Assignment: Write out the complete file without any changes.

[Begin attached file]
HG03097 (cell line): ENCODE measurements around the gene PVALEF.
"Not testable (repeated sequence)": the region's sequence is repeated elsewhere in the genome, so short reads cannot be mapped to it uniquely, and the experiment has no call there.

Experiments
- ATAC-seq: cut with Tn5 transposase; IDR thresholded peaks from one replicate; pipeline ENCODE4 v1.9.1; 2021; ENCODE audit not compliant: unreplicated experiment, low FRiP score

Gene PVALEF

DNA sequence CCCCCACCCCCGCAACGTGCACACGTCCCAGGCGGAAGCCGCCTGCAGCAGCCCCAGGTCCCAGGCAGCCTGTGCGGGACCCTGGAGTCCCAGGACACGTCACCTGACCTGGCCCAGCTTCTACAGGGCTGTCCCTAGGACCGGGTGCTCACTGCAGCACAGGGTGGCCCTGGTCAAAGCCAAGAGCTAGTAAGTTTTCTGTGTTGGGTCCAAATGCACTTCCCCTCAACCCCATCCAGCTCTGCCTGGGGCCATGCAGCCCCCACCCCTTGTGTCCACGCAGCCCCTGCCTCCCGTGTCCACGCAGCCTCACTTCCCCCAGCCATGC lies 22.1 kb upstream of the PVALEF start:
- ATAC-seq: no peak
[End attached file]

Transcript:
HG03097 (cell line): ENCODE measurements around the gene PVALEF.
"Not testable (repeated sequence)": the region's sequence is repeated elsewhere in the genome, so short reads cannot be mapped to it uniquely, and the experiment has no call there.

Experiments
- ATAC-seq: cut with Tn5 transposase; IDR thresholded peaks from one replicate; pipeline ENCODE4 v1.9.1; 2021; ENCODE audit not compliant: unreplicated experiment, low FRiP score

Gene PVALEF

DNA sequence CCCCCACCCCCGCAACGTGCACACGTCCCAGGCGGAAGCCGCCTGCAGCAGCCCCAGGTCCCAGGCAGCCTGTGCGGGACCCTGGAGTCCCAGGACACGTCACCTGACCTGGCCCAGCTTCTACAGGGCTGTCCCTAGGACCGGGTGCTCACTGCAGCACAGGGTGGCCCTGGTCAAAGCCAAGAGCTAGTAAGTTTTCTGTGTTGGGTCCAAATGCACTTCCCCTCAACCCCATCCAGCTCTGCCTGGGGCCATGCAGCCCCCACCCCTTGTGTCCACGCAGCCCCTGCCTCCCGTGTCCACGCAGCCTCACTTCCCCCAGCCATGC lies 22.1 kb upstream of the PVALEF start:
- ATAC-seq: no peak